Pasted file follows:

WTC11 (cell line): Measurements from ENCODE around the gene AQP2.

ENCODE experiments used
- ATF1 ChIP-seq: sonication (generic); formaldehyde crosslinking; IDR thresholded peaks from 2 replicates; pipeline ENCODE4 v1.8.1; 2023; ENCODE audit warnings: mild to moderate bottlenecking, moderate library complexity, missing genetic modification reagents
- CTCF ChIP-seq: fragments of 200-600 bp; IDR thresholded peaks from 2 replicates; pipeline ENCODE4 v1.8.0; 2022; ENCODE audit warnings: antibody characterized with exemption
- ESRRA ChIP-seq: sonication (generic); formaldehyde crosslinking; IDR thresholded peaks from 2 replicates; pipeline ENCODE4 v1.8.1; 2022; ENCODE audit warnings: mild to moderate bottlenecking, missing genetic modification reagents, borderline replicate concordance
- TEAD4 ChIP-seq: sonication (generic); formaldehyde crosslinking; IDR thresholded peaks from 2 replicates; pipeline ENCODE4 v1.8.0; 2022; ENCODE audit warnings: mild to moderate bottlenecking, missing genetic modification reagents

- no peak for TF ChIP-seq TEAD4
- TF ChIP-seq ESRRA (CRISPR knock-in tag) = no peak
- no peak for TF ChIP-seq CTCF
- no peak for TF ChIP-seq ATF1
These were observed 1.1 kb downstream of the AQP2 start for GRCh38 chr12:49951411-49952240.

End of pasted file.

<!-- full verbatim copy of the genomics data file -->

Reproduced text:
WTC11 (cell line): Measurements from ENCODE around the gene AQP2.

ENCODE experiments used
- ATF1 ChIP-seq: sonication (generic); formaldehyde crosslinking; IDR thresholded peaks from 2 replicates; pipeline ENCODE4 v1.8.1; 2023; ENCODE audit warnings: mild to moderate bottlenecking, moderate library complexity, missing genetic modification reagents
- CTCF ChIP-seq: fragments of 200-600 bp; IDR thresholded peaks from 2 replicates; pipeline ENCODE4 v1.8.0; 2022; ENCODE audit warnings: antibody characterized with exemption
- ESRRA ChIP-seq: sonication (generic); formaldehyde crosslinking; IDR thresholded peaks from 2 replicates; pipeline ENCODE4 v1.8.1; 2022; ENCODE audit warnings: mild to moderate bottlenecking, missing genetic modification reagents, borderline replicate concordance
- TEAD4 ChIP-seq: sonication (generic); formaldehyde crosslinking; IDR thresholded peaks from 2 replicates; pipeline ENCODE4 v1.8.0; 2022; ENCODE audit warnings: mild to moderate bottlenecking, missing genetic modification reagents

- no peak for TF ChIP-seq TEAD4
- TF ChIP-seq ESRRA (CRISPR knock-in tag) = no peak
- no peak for TF ChIP-seq CTCF
- no peak for TF ChIP-seq ATF1
These were observed 1.1 kb downstream of the AQP2 start for GRCh38 chr12:49951411-49952240.